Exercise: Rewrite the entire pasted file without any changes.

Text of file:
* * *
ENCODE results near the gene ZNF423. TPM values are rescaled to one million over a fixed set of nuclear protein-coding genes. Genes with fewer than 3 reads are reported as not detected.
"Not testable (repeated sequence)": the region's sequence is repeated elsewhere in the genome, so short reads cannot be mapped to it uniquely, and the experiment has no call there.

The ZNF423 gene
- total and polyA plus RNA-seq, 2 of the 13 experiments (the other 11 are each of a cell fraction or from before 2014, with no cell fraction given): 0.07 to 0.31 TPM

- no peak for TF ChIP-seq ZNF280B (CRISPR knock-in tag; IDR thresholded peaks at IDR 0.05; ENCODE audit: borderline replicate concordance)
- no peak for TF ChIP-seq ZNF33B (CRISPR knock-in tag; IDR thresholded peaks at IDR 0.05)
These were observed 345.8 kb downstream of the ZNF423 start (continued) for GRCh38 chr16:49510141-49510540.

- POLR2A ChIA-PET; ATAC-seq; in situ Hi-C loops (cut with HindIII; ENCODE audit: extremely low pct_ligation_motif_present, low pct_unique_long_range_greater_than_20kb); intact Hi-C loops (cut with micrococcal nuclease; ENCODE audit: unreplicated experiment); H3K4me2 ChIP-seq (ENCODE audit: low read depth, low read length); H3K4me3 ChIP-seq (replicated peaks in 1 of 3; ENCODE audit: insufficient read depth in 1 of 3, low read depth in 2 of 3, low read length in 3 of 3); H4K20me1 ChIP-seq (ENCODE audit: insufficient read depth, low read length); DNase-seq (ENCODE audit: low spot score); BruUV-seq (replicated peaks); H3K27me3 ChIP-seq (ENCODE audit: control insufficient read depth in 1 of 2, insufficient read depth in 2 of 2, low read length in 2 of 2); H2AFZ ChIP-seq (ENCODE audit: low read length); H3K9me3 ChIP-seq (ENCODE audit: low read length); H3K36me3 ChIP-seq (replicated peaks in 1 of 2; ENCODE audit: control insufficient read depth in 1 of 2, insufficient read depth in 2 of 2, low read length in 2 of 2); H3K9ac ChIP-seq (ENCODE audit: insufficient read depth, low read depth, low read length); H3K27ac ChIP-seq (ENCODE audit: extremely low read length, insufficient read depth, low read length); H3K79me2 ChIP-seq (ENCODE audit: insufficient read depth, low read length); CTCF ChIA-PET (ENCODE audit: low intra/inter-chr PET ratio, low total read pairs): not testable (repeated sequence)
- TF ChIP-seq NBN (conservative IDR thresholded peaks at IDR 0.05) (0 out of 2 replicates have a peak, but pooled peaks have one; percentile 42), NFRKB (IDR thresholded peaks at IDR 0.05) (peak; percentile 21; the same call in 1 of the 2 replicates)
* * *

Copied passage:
ENCODE results near the gene ZNF423. TPM values are rescaled to one million over a fixed set of nuclear protein-coding genes. Genes with fewer than 3 reads are reported as not detected.
"Not testable (repeated sequence)": the region's sequence is repeated elsewhere in the genome, so short reads cannot be mapped to it uniquely, and the experiment has no call there.

The ZNF423 gene
- total and polyA plus RNA-seq, 2 of the 13 experiments (the other 11 are each of a cell fraction or from before 2014, with no cell fraction given): 0.07 to 0.31 TPM

- no peak for TF ChIP-seq ZNF280B (CRISPR knock-in tag; IDR thresholded peaks at IDR 0.05; ENCODE audit: borderline replicate concordance)
- no peak for TF ChIP-seq ZNF33B (CRISPR knock-in tag; IDR thresholded peaks at IDR 0.05)
These were observed 345.8 kb downstream of the ZNF423 start (continued) for GRCh38 chr16:49510141-49510540.

- POLR2A ChIA-PET; ATAC-seq; in situ Hi-C loops (cut with HindIII; ENCODE audit: extremely low pct_ligation_motif_present, low pct_unique_long_range_greater_than_20kb); intact Hi-C loops (cut with micrococcal nuclease; ENCODE audit: unreplicated experiment); H3K4me2 ChIP-seq (ENCODE audit: low read depth, low read length); H3K4me3 ChIP-seq (replicated peaks in 1 of 3; ENCODE audit: insufficient read depth in 1 of 3, low read depth in 2 of 3, low read length in 3 of 3); H4K20me1 ChIP-seq (ENCODE audit: insufficient read depth, low read length); DNase-seq (ENCODE audit: low spot score); BruUV-seq (replicated peaks); H3K27me3 ChIP-seq (ENCODE audit: control insufficient read depth in 1 of 2, insufficient read depth in 2 of 2, low read length in 2 of 2); H2AFZ ChIP-seq (ENCODE audit: low read length); H3K9me3 ChIP-seq (ENCODE audit: low read length); H3K36me3 ChIP-seq (replicated peaks in 1 of 2; ENCODE audit: control insufficient read depth in 1 of 2, insufficient read depth in 2 of 2, low read length in 2 of 2); H3K9ac ChIP-seq (ENCODE audit: insufficient read depth, low read depth, low read length); H3K27ac ChIP-seq (ENCODE audit: extremely low read length, insufficient read depth, low read length); H3K79me2 ChIP-seq (ENCODE audit: insufficient read depth, low read length); CTCF ChIA-PET (ENCODE audit: low intra/inter-chr PET ratio, low total read pairs): not testable (repeated sequence)
- TF ChIP-seq NBN (conservative IDR thresholded peaks at IDR 0.05) (0 out of 2 replicates have a peak, but pooled peaks have one; percentile 42), NFRKB (IDR thresholded peaks at IDR 0.05) (peak; percentile 21; the same call in 1 of the 2 replicates)